Oh, my God, so this is war . . . An enemy soldier never seemed to be alone — one human being like any other — but followed, crushed from all directions by innumerable ghosts, the missing and the dead. Speaking to him wasn’t like speaking to a solitary man but to an invisible multitude; nothing that was said was either spoken or heard with simplicity: there was always that strange sensation of being no more than lips that spoke for so many others, others who had been silenced.
It took a fourteen-hour power outage for me to finish reading Suite Française by Irène Némirovsky [translated from the French by Sandra Smith]. It’s not that I struggled with the novel. It’s just that I wanted to take it slow. Or rather, it told me to take it slow. The novel’s just so lush and detailed and vibrant — and all those words that denote yumminess — that it kept telling me to just chill with it, to savor. With sentences like He had kissed her as if he were bringing a glass of cool water to his lips and The tender June day persisted, refusing to die — this is language you are compelled to bask in [many thanks to the translator!]. I was; I’d been reading this one for weeks now, until a storm had me sit down with it until I was compelled to finish it.
I loved it. [You saw that one coming.] And, well, quite speechless about it — how to talk about this book? In my notebook, I mostly wrote down passages, wrote down my Oohs and Aahs. I’m not very confident re my abilities to do justice to this novel. For one, it’s too complex. For another, it still overwhelms in my head. I think that beyond the sheer awesomeness of the novel, I’m quite humbled by the story behind it. So. This post shall be for, well, posterity’s sake. So. Here are some of my notes — with edits: I’ve elaborated on several points, I’ve omitted some of the many excerpts I’ve pulled. As usual, with a few incoherencies:
♦ We are in German-occupied France, Némirovsky taking us through the lives of its citizens, and its conquerors. There are two books: The author only got to finish writing two of the five she’d planned before she was persecuted and sent to Auschwitz, where she died. [That story!] In Storm in June, the exodus from Paris, a survey of families, personalities, representative of social classes. There are no textbook-heroes. There are a lot of people I want to hit. The encompassing mood, however:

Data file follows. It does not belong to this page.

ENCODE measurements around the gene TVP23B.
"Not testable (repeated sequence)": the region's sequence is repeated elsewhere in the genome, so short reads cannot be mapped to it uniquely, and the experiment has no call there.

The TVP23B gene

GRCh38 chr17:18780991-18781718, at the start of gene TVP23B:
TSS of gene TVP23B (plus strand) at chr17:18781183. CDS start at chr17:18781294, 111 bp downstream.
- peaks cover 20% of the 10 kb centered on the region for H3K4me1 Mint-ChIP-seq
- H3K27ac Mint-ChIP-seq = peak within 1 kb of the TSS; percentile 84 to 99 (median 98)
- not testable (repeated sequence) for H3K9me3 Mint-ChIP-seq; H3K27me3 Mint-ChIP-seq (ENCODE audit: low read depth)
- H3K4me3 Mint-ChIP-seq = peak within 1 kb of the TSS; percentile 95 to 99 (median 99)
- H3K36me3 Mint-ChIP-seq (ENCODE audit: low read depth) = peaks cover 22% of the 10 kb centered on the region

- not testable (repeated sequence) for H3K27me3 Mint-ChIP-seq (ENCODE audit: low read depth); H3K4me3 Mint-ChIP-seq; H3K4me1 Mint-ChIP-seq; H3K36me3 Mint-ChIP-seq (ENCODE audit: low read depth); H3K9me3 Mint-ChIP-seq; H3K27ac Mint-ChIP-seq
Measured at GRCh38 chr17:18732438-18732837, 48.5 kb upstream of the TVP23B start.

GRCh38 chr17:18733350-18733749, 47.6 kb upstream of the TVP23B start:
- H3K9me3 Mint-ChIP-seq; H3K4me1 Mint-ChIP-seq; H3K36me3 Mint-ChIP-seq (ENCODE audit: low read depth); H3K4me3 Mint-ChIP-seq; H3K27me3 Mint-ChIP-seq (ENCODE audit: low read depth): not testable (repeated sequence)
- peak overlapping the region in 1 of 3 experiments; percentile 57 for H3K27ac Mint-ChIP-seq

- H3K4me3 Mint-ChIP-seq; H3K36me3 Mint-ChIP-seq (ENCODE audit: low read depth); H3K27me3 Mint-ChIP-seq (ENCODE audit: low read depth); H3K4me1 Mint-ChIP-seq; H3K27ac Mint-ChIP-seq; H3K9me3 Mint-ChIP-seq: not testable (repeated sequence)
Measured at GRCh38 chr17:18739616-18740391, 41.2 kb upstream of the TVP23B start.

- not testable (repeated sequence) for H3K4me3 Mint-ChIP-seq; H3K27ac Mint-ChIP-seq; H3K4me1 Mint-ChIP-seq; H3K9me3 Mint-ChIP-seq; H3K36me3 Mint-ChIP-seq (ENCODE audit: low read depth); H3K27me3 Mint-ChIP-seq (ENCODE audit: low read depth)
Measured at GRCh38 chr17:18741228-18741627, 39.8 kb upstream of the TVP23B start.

It wasn’t exactly what you’d call fear, rather a strange sadness — a sadness that had nothing human about it any more, for it lacked both courage and hope. This was how animals waited to die. It was the way fish caught in a net watch the shadow of the fisherman moving back and forth above them.
♦ What’s great is Némirovsky manages to put forward that it’s not just the threat of the Germans provoking people, there’s no sudden change in personalities and ideologies: Some people are just horrid, some people are just selfish, some people just love. I keep flinching. What’s strange is that I looked upon the smallest hint of heroism — dammit, of hope — with a cynical eye, having seen the nitty-gritty of the rest of the French. I like my heroes, but there’s only so much heartbreak they — and the reader — can take. Am I making sense?
“My certainty that deep down I’m a free man,” he said, after thinking for a moment. “It’s a constant, precious possession, and whether I keep it or lose it is up to me and no one else. I desperately want the insanity we’re living through to end. I desperately want what has begun to finish. In a word, I desperately want this tragedy to be over and for us to try to survive it, that’s all. What’s important is to live: Primum vivere. One day at a time. To survive, to wait, to hope.”
♦ Oh, the language. So dense and lush. Unafraid of images, of utterance. Part of the reason why I need to take my time with this — the story, the characters, the events, of course, but the language demands your attention. It demands you to go back to the beginning of the paragraph and read it all over again because it deserves all the focus you can give it.
♦ For Dolce, the second book — a slightly different tune to this, though the same rhythms. Human nature in a Petri dish, in villages with bunking German soldiers, the inevitable resentments and rapports. Ooh, conflict. Ooh, cinematic conflict.